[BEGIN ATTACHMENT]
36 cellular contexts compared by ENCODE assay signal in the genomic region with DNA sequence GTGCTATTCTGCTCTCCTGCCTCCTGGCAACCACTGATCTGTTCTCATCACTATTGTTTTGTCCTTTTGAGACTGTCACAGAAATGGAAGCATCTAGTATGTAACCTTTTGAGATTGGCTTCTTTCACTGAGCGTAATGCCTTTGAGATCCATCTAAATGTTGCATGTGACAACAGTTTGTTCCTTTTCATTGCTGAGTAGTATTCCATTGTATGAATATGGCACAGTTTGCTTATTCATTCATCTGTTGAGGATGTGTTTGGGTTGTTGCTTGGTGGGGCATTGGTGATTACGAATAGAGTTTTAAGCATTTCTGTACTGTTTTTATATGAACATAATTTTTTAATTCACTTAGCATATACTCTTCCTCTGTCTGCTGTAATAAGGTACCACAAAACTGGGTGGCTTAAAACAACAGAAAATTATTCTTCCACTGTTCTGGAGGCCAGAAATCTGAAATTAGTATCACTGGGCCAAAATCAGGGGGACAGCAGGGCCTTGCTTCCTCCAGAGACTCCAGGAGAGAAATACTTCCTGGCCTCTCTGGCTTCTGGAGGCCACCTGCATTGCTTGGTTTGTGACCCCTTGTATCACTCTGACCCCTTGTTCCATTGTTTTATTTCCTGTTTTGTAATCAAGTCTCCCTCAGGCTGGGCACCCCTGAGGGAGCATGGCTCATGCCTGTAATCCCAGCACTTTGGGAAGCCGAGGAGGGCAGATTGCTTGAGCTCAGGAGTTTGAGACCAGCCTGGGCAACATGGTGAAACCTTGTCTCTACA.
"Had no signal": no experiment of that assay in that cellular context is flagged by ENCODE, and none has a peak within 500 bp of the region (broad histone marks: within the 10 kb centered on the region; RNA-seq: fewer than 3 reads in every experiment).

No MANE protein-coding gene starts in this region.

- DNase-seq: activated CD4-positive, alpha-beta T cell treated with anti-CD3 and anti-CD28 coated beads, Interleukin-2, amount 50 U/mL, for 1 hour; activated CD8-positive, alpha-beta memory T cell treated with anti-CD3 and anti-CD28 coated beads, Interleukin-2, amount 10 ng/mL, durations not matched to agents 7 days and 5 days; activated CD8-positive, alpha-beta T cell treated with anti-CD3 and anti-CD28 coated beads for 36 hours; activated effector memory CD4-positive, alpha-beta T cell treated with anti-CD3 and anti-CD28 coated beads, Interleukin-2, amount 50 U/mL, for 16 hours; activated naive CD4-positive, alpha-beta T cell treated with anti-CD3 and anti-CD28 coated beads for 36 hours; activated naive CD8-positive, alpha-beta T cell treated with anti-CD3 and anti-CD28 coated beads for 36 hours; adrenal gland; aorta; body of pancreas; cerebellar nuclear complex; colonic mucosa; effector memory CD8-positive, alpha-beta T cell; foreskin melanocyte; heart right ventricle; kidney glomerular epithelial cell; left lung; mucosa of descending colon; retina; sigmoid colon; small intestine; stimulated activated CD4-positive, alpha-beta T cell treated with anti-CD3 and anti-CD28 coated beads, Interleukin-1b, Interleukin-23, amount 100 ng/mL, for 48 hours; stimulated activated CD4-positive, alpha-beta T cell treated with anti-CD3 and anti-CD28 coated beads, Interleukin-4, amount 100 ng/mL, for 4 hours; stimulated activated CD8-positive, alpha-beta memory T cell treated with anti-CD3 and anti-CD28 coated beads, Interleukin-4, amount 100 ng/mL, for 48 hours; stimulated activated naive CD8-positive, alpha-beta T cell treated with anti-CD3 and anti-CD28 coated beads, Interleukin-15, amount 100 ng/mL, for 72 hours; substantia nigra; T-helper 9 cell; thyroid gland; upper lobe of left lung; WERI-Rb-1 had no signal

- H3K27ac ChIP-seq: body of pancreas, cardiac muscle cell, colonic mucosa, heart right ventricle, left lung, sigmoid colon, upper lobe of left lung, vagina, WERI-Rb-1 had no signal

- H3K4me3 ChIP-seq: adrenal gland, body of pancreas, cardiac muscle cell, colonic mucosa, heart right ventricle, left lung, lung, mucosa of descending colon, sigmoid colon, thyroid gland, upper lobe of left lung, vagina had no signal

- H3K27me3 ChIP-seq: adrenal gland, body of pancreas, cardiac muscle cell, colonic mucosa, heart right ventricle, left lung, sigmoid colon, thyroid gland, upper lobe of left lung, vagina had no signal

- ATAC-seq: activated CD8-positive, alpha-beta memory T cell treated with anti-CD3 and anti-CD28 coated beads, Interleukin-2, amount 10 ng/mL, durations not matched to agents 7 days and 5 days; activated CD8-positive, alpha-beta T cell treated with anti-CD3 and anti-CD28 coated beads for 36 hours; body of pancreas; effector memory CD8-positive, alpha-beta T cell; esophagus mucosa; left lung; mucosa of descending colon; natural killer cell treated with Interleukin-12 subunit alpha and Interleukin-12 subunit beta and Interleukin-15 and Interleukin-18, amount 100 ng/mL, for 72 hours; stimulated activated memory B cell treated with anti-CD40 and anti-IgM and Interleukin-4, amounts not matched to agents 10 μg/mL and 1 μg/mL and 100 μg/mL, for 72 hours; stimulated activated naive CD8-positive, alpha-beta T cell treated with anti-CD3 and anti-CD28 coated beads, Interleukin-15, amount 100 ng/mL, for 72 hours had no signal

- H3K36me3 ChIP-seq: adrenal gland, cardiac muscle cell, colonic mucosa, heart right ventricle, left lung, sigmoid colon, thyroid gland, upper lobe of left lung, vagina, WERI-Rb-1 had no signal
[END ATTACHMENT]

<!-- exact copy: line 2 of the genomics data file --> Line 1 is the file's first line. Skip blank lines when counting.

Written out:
"Had no signal": no experiment of that assay in that cellular context is flagged by ENCODE, and none has a peak within 500 bp of the region (broad histone marks: within the 10 kb centered on the region; RNA-seq: fewer than 3 reads in every experiment).